Beacon Power Awarded $2 Million to Support Deployment of Flywheel Plant in New York

http://www.earthtimes.org/articles/show/beacon-power-awarded-2-million,856701.shtml
TYNGSBORO, Mass. - (Business Wire) Beacon Power Corporation (Nasdaq:
BCON), a company that designs and develops advanced products and services to support more stable, reliable and efficient electricity grid operation, announced that it has been selected by the New York State Energy Research and Development Authority (NYSERDA) for a project award valued at $2 million, subject to negotiations for the project contract. The award would provide partial funding for 1 megawatt (MW) of flywheel energy storage in Stephentown, New York the first of 20 MW that Beacon expects to build and operate on the site.
Under the anticipated contract, the NYSERDA funding will partially pay for the design, site preparation, flywheel production, installation, system commissioning, data monitoring and analysis of a 1 MW Smart Energy Matrix that would provide frequency regulation services. As part of the same award, NYSERDA is also providing partial funding for certain interconnection components of the 20 MW frequency regulation plant that Beacon plans to construct on the Stephentown site.
The 1 MW Smart Energy Matrix will be initially connected to a power line owned by NYSEG, a major state utility. A system impact study for the 1 MW project has been successfully completed, and Beacon has entered into an interconnection agreement with NYSEG. When the balance of the 20 MW plant is constructed, the 1 MW system will be switched over and the entire facility will connect to a transmission line owned by National Grid.
Beacon will receive the funding from NYSERDA in stages that will be tied to construction milestones and system performance parameters. Once built and connected, the 1 MW system will be capable of receiving a commercial regulation control signal from New York ISO (NYISO), and earning revenue by bidding into the NYISO regulation market. NYISO received approval last month from the Federal Energy Regulatory Commission for what is considered to be the most favorable tariff for grid-scale energy storage among any of the open-market grid regions. In addition, NYISO has already completed the related technical implementation of software and control systems.
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On Thu, 11 Jun 2009 15:19:45 +0000, Bill Ghrist wrote:

million,856701.shtml
I hope one of the first objectives is to learn the difference between energy and power.

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Bill Ward wrote:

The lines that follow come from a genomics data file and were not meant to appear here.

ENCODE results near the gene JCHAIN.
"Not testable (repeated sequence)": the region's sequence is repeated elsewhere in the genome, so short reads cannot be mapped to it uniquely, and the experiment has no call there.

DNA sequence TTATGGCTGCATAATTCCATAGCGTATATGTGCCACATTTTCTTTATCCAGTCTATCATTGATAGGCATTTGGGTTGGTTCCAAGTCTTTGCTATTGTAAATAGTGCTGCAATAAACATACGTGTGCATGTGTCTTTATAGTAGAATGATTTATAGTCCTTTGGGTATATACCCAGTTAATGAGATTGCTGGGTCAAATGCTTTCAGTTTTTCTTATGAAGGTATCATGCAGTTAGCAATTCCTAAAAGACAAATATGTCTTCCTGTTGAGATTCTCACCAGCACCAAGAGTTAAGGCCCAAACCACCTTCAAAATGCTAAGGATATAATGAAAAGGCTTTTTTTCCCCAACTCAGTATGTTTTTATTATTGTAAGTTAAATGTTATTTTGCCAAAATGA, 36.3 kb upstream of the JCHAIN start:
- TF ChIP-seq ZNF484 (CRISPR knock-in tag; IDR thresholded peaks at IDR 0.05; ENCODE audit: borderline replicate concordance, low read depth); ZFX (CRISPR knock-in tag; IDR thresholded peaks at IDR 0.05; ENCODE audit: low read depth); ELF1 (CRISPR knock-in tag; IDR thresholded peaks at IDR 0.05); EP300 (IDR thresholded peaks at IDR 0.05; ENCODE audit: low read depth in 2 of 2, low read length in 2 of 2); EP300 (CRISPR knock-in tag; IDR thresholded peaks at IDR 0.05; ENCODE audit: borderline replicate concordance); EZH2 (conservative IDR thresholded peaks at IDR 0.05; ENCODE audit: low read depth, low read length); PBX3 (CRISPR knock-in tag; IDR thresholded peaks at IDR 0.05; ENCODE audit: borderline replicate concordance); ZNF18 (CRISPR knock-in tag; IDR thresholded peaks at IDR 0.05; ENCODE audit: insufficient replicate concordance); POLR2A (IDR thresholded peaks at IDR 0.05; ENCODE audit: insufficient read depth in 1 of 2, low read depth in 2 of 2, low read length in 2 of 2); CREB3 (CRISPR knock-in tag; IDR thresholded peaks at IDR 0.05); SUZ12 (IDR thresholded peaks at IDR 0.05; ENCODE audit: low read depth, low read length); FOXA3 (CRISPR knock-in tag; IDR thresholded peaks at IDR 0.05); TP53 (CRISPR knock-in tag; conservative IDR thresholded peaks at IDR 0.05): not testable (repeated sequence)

Basically they need to teach that to the people who write their press releases. The 20 MW apparently indicates the max output power that can be supplied on demand. This can be supplied for fifteen minutes, so the (available) stored energy is 5 MWh according to the specs on their web site http://www.beaconpower.com/files/SEM_20MW.pdf
Specifications
Output power 20 MW max. continuous for 15 minutes
Power range 40 MW (20 MW up or down)
Rated output energy 5 MWh @ 20 MW
Response time <4 seconds (to rated power)
Input/output voltage 480 VAC, 3-phase, 50/60 Hz
Flywheel design life 20 years
Plant footprint 3.5 acres. (approx.)
This particular application is intended to provide a short term alternative to the use of spinning reserve for load fluctuations. As such it could also compensate for short term fluctuations in solar or wind generation, but it would not mitigate the need for full backup for longer term (hours to days) unavailability of sun or wind. It would however mean that less of that backup generation would need to be available as spinning reserve.
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http://www.beaconpower.com/files/SEM_20MW.pdf

It's good in that it can be kept spinning with green power but they don't give any indication as to the magnitude of that loss or how it could be evaluated for ROI.
If the flywheel is constantly "charging/discharging" it won't be such a big deal.
If it must be kept spinning for weeks and weeks between a single hour of activity then it isn't such a great deal.
In any event the utility doesn't want to screw around with batteries.
Bret Cahill
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Bret Cahill wrote:

Costs are addressed in this report: Cost Comparison for a 20 MW Flywheel-based Frequency Regulation Power Plant http://www.beaconpower.com/files/KEMA_Report_Cost_Comparisons_Nov%202007.pdf

Frequency regulation is an on-going activity. Time between changes is more likely to be measured in seconds or minutes than in hours or days.

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2 Mil wouldn't BUY much of this. It's just for a feasability study, right?
What do they use/did they use before? Don't they just sync up the turbines themselves?
Is this needed because of supplies coming from various and not too predictable sources?
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Like wind turbines on a calm day or solar panels ona cloudy day.
Long live steam!
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